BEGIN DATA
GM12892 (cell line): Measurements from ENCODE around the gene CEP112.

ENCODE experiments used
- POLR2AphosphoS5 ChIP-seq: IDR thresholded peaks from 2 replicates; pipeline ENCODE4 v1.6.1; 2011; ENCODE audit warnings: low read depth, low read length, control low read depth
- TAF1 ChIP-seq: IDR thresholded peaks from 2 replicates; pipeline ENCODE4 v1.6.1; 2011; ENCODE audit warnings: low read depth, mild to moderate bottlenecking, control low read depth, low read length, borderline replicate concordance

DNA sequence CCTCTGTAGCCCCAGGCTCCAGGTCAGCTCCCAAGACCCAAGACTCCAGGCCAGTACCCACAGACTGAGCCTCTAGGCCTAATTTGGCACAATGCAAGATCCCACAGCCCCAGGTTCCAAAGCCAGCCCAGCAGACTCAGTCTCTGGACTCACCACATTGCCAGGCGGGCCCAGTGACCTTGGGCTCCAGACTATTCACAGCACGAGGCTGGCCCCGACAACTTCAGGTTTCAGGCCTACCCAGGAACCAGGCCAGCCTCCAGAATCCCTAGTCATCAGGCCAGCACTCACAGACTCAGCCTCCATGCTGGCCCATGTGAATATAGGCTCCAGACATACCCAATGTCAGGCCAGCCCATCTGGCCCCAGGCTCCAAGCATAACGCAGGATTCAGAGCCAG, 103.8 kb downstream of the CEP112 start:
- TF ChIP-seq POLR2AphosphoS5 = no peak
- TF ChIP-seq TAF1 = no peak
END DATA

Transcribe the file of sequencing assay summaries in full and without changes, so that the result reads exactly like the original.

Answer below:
GM12892 (cell line): Measurements from ENCODE around the gene CEP112.

ENCODE experiments used
- POLR2AphosphoS5 ChIP-seq: IDR thresholded peaks from 2 replicates; pipeline ENCODE4 v1.6.1; 2011; ENCODE audit warnings: low read depth, low read length, control low read depth
- TAF1 ChIP-seq: IDR thresholded peaks from 2 replicates; pipeline ENCODE4 v1.6.1; 2011; ENCODE audit warnings: low read depth, mild to moderate bottlenecking, control low read depth, low read length, borderline replicate concordance

DNA sequence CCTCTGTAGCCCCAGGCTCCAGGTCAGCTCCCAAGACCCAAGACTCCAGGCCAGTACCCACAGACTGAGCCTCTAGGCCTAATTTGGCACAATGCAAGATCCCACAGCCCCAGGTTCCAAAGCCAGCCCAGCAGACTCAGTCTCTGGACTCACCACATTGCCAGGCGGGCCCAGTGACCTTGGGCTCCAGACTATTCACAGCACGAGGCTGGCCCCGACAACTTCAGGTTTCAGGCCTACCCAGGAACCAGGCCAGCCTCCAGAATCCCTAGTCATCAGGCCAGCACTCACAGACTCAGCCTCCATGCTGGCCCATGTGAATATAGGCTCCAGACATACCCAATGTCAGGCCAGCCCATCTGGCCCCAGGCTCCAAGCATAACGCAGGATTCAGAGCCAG, 103.8 kb downstream of the CEP112 start:
- TF ChIP-seq POLR2AphosphoS5 = no peak
- TF ChIP-seq TAF1 = no peak